The pharmaceutical industry needs to rethink its approach to packaging cancer drugs into a one-size vial to avoid drug wastage and save over $1.7 billion in 2016.
The pharmaceutical industry needs to rethink its approach to packaging cancer drugs into a one-size vial to avoid drug wastage and save over $1.7 billion (bn) in 2016, a new paper authored by researchers at the Memorial Sloan Kettering Cancer Center and the University of Chicago suggests.
The problem arises, the authors explain, from single-dose vials of a specific size for expensive cancer medications. The dose to be administered to a patient varies by body size, and most often than not, providers are left with excess drug in the vial, which is usually discarded because of safety concerns.
The authors list the following directives from federal agencies on the proper use of drugs available as single-dose vials:
FDA guideline. “Significantly more drug than is required for a single dose may result in the misuse of the leftover drug product. Similarly, the need to combine several single-dose vials for a single patient dose may lead to medication errors and microbial contamination.”
CMS advisory. “It is permissible for healthcare personnel to administer repackaged doses derived from [single-dose vials] to multiple patients, provided that each repackaged dose is used for a single patient in accordance with applicable storage and handling requirements.”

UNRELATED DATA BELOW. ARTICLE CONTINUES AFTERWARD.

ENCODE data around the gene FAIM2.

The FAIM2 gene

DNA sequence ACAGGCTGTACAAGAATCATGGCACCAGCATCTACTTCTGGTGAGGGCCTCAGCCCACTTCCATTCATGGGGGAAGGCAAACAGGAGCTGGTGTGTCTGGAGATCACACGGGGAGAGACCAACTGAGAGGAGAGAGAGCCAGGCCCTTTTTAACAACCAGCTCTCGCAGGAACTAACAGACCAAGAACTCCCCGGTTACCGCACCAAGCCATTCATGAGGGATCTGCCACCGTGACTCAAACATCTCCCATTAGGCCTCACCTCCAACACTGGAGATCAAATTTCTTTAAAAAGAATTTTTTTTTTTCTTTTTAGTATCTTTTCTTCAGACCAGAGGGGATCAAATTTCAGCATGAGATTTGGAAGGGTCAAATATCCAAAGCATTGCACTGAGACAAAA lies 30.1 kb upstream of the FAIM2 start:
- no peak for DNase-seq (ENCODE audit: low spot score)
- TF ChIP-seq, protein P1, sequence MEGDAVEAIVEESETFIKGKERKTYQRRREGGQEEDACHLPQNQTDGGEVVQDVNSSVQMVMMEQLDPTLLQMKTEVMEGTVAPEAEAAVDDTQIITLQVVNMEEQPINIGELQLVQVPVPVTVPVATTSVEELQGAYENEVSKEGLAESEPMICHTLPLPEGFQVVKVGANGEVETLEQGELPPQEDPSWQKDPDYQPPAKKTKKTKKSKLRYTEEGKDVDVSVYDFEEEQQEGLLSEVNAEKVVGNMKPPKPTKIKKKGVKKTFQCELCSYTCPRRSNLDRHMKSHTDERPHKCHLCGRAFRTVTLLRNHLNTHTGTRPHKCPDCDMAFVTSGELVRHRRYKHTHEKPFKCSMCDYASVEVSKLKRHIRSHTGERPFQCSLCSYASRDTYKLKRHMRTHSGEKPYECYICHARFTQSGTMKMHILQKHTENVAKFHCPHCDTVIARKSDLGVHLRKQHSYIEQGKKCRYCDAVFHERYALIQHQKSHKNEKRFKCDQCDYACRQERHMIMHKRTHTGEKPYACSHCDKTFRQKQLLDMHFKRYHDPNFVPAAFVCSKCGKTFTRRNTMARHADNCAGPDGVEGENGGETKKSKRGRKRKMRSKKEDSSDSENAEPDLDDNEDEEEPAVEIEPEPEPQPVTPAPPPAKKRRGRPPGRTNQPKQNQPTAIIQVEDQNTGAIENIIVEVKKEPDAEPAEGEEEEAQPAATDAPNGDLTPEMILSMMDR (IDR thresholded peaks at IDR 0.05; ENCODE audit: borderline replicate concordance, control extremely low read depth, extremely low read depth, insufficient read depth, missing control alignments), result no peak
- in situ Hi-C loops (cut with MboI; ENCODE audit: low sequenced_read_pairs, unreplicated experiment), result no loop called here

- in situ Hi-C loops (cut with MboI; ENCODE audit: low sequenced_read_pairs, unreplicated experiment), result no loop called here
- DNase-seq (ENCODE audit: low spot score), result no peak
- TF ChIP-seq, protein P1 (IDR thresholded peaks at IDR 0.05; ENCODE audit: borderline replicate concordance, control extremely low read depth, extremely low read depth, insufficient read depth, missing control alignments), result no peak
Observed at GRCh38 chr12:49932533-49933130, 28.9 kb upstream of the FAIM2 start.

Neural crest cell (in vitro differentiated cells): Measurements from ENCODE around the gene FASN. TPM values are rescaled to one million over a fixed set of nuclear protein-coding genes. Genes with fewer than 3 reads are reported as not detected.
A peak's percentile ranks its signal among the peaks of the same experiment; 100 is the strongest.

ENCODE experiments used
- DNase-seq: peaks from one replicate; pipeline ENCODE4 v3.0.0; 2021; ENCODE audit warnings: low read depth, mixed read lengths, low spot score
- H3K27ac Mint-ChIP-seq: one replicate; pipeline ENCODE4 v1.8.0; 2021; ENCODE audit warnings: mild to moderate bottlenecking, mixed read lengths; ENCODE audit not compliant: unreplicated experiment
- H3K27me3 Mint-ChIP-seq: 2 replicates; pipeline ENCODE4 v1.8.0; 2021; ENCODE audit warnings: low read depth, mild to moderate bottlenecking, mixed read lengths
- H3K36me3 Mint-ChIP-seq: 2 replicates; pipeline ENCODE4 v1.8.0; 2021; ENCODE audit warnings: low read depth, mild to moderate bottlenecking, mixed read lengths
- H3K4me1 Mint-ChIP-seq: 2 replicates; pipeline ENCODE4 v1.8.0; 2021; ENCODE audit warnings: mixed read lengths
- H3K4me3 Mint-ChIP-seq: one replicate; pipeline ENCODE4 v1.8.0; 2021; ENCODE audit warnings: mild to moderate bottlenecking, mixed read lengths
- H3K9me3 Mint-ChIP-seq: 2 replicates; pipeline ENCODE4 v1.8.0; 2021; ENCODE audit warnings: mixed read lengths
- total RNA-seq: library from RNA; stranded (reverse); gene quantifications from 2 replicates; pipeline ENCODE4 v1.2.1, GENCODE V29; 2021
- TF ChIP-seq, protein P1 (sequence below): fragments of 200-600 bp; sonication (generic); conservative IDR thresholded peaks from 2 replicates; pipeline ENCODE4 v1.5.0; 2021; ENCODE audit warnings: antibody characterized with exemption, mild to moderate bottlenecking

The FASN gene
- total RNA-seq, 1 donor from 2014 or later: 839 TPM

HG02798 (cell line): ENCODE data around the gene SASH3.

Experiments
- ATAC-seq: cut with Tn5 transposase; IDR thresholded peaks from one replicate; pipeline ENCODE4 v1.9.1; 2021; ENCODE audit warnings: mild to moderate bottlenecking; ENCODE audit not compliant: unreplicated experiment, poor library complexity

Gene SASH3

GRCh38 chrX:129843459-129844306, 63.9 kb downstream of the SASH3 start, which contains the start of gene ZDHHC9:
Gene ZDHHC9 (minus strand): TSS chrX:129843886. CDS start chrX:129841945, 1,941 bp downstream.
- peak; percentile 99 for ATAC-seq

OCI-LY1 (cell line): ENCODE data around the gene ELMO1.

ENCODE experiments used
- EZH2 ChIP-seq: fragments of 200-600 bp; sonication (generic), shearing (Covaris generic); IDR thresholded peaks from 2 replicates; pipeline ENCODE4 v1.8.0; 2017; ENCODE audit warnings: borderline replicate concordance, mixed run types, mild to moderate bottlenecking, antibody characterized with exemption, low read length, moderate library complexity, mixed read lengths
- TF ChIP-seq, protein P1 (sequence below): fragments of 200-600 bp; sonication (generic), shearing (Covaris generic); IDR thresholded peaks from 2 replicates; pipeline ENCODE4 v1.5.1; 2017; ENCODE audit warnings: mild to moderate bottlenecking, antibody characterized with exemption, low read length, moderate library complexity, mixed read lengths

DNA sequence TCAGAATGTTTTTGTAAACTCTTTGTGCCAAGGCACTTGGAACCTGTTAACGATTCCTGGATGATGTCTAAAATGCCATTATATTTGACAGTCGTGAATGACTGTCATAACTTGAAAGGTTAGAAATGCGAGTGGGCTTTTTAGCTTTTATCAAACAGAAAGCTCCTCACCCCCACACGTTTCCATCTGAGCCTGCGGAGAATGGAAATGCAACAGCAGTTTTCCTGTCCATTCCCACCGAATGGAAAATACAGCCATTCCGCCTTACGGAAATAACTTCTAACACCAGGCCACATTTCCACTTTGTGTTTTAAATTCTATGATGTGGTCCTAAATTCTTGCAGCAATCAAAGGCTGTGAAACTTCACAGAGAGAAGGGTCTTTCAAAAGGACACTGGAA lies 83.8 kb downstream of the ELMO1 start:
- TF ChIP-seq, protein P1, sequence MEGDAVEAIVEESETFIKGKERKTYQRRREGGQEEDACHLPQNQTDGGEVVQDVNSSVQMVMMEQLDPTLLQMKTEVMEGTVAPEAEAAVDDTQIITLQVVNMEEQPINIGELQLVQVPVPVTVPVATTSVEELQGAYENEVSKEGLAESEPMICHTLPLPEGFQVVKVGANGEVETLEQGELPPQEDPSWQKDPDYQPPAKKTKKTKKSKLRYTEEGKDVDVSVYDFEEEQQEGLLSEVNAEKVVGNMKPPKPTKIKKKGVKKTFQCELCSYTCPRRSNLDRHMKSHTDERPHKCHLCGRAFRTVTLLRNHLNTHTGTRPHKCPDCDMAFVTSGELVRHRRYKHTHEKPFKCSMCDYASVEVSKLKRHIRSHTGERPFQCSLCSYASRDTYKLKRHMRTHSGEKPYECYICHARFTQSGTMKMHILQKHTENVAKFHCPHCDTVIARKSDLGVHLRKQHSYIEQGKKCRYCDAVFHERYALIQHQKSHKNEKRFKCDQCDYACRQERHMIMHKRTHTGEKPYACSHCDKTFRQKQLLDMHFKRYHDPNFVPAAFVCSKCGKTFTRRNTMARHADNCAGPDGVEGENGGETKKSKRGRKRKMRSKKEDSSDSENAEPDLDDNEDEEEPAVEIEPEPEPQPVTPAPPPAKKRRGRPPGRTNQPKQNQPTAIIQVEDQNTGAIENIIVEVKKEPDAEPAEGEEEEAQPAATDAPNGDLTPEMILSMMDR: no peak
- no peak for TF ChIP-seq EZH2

CDC guideline. “Vials labeled by the manufacturer as ‘single dose’ or ‘single use’ should only be used for a single patient. These medications typically lack antimicrobial preservatives and can become contaminated and serve as a source of infection when they are used inappropriately.”
To develop an estimate on the extent of this problem in oncology care, the authors analyzed spending on the top 20 cancer drugs, dosed based on body size, that are packaged as single-dose vials and collectively account for more than 93% if sales in the space. They estimated the total amount of leftover drug and the resulting 2016 revenues for each drug. Vial sharing was estimated based on Medicare claims data that included claims for amounts that did not match the full contents of the vial. The authors corrected for vial sharing percentage, adjusted the analysis to mirror a cancer patient population, and apportioned projected 2016 US revenues to administered or leftover drug.
The results projected that the total US revenue from these drugs would be about $18 bn in 2016, 10% ($1.8 bn) of which will be from discarded drug. Specifically, the study estimated that,
The study goes on to suggest that if every patient received the highest dose approved by the FDA, revenue from discarded drugs would fall to $1.4 bn, and if every cancer patients weighed 10% less than the survey participants, the estimate would rise to $2 bn.
“This is all due to decisions about how much drug companies decide to put in each single dose vial. They almost certainly realize how these decisions translate into revenue,” said lead author Peter B. Bach, MD, director, Center for Health Policy and Outcomes, Memorial Sloan Kettering Cancer Center. “Vial contents can be selected to minimize rather than maximize waste, saving the U.S. health care system and patients billions of dollars. This is a rare opportunity to lower costs for patients and our healthcare system in a manner that cannot adversely affect health outcomes.”
The authors propose several policy options to overcome this waste and save costs, including multiple vial sizes and asking drug manufacturers to refund discarded-drug cost to health plans and CMS. A consensus among authorities at the FDA, CMS, and CDC on vial contents and vial sharing could also provide bigger savings to our healthcare system without compromising on outcomes, the authors write.
Bach PB, Conti RM, Muller RJ, Schnorr GC, Saltz LB. Overspending driven by oversized single dose vials of cancer drugs. BMJ. 2016;352:i788.